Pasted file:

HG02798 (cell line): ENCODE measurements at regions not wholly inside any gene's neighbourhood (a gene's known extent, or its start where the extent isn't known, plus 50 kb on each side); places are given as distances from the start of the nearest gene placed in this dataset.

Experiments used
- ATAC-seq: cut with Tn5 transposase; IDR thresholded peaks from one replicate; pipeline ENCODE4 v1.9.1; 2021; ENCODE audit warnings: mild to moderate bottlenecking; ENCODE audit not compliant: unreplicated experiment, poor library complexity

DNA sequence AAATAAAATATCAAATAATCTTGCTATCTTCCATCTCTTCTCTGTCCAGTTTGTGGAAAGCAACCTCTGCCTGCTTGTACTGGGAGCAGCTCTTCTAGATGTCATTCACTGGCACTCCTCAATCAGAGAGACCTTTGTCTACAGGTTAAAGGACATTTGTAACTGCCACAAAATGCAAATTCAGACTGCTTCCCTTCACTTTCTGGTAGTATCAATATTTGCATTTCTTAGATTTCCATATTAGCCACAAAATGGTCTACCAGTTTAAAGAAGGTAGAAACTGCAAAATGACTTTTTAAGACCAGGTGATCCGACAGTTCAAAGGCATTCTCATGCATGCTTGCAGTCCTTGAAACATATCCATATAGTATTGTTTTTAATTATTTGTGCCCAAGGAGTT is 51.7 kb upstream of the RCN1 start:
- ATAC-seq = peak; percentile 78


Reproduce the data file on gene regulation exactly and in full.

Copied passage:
HG02798 (cell line): ENCODE measurements at regions not wholly inside any gene's neighbourhood (a gene's known extent, or its start where the extent isn't known, plus 50 kb on each side); places are given as distances from the start of the nearest gene placed in this dataset.

Experiments used
- ATAC-seq: cut with Tn5 transposase; IDR thresholded peaks from one replicate; pipeline ENCODE4 v1.9.1; 2021; ENCODE audit warnings: mild to moderate bottlenecking; ENCODE audit not compliant: unreplicated experiment, poor library complexity

DNA sequence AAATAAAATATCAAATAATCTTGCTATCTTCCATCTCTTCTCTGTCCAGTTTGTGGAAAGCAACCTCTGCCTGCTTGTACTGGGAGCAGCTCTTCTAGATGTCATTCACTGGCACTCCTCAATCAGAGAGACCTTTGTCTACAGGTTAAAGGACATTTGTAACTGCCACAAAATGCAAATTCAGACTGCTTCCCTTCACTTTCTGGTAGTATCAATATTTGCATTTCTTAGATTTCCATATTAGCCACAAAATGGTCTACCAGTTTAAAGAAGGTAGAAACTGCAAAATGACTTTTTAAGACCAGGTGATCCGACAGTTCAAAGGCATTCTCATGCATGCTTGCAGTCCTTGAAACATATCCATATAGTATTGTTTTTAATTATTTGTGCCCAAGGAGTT is 51.7 kb upstream of the RCN1 start:
- ATAC-seq = peak; percentile 78